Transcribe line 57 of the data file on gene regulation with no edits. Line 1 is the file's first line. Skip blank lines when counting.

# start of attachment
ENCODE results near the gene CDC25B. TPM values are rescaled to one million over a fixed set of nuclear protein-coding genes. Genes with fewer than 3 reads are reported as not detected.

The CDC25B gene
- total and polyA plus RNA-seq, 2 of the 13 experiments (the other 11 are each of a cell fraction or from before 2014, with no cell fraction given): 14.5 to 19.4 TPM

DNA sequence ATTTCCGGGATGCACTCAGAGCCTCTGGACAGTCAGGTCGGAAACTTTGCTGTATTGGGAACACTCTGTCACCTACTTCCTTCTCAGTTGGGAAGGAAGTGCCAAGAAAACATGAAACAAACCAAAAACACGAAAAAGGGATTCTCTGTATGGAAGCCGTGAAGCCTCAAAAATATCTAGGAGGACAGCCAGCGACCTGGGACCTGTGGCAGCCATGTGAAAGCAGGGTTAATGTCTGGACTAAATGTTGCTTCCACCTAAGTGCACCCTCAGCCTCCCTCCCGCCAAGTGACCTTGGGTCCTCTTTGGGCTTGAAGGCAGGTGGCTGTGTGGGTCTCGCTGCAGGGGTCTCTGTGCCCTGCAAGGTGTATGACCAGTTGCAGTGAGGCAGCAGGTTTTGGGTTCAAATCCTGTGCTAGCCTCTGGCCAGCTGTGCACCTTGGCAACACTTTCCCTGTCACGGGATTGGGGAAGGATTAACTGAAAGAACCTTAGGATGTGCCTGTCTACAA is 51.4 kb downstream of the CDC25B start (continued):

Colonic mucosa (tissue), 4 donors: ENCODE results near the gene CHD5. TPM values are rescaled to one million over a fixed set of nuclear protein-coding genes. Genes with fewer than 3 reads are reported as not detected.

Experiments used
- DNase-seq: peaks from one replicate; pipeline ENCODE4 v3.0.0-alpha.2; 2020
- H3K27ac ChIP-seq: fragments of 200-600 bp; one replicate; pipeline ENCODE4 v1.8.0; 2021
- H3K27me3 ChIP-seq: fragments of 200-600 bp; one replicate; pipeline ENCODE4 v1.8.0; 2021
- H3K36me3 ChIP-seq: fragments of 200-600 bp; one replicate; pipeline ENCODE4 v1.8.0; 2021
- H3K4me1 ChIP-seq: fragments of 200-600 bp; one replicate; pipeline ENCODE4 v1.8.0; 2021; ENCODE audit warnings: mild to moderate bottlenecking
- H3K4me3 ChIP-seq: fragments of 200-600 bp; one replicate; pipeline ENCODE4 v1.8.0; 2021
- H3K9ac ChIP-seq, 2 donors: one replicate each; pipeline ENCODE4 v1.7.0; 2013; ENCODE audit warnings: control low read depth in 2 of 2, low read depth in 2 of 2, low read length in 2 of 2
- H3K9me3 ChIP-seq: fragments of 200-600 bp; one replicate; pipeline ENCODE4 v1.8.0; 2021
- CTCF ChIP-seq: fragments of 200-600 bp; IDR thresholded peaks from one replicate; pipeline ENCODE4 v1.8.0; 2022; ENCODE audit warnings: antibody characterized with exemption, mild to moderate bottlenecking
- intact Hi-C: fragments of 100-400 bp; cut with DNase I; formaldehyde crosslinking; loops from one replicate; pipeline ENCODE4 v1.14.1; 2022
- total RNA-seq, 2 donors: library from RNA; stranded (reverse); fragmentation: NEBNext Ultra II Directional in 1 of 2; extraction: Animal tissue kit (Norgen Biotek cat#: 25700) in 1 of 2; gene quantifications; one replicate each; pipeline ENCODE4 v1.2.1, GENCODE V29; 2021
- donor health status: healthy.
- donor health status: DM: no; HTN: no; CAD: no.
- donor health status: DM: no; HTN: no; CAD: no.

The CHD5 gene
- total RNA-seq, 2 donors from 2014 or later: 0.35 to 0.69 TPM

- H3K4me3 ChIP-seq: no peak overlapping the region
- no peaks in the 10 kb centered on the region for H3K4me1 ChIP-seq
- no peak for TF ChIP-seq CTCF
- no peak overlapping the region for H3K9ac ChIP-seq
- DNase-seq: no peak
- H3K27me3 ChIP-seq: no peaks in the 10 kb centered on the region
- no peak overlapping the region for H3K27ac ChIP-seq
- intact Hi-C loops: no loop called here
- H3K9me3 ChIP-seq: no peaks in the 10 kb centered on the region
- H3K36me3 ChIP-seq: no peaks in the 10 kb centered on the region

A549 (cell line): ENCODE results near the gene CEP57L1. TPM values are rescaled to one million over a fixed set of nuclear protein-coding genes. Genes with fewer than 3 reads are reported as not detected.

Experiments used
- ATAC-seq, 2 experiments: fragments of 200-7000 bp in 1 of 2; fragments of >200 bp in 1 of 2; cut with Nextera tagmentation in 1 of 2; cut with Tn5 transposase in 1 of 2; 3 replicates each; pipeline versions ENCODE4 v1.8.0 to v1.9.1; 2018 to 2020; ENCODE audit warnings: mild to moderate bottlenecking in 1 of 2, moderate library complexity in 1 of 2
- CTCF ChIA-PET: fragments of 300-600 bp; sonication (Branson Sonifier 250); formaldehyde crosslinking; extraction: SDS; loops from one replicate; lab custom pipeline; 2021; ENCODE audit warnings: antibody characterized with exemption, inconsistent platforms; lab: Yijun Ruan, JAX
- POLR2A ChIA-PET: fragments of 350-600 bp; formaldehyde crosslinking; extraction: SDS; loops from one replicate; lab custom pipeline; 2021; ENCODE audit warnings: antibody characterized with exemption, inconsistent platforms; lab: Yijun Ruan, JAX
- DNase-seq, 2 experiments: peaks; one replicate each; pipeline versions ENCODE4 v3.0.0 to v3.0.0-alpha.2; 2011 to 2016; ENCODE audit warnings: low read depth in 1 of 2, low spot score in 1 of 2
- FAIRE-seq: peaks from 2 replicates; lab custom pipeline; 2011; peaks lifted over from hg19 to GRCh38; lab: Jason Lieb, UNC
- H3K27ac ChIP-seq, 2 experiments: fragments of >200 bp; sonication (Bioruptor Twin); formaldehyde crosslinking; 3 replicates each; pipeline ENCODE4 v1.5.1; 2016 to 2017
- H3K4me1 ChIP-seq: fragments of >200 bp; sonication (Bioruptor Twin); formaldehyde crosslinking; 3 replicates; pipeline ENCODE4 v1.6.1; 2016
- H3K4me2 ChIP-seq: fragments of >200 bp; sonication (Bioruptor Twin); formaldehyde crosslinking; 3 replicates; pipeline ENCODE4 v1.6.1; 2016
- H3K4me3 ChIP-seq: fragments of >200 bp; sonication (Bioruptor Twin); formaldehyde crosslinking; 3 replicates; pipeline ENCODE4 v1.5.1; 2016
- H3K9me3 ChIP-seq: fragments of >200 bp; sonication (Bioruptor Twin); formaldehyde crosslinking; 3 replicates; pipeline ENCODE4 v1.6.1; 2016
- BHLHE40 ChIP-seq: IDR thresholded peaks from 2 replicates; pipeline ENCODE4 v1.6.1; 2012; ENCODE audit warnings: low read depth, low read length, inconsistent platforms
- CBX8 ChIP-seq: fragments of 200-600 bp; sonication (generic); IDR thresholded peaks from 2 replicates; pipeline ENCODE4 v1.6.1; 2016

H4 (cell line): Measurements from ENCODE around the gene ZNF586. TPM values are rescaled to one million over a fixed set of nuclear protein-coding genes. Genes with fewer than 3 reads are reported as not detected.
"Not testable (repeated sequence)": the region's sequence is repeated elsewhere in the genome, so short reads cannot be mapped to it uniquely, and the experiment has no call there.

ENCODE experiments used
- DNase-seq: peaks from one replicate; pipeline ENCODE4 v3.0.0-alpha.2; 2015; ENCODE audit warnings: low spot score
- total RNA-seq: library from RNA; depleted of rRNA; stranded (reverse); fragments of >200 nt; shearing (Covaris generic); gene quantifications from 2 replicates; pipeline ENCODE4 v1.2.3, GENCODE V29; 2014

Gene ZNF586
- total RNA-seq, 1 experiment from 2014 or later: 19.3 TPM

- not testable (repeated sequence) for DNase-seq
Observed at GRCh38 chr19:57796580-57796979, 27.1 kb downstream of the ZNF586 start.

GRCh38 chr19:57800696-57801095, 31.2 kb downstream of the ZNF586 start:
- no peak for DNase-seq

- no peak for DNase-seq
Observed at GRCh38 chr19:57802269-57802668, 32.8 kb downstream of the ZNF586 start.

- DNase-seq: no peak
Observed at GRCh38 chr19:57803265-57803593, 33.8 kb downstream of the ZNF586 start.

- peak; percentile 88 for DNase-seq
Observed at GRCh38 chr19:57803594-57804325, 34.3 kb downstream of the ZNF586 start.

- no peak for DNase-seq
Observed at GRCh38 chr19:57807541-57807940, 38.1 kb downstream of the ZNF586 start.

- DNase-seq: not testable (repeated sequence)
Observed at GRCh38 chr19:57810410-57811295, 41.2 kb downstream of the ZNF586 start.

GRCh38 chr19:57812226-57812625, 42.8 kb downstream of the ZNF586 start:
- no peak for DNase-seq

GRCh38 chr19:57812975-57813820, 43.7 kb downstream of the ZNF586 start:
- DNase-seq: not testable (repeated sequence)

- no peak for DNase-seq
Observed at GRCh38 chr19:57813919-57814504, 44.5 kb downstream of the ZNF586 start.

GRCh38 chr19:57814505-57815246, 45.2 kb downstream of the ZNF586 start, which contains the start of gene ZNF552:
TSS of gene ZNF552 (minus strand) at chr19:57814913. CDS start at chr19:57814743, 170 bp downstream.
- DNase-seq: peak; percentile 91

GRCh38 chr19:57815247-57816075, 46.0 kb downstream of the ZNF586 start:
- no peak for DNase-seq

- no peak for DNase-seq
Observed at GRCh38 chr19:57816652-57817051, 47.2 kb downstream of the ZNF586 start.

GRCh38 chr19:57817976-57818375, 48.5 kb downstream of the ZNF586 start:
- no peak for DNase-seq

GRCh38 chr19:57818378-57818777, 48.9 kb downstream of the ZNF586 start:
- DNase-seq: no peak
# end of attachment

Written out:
- no peak for DNase-seq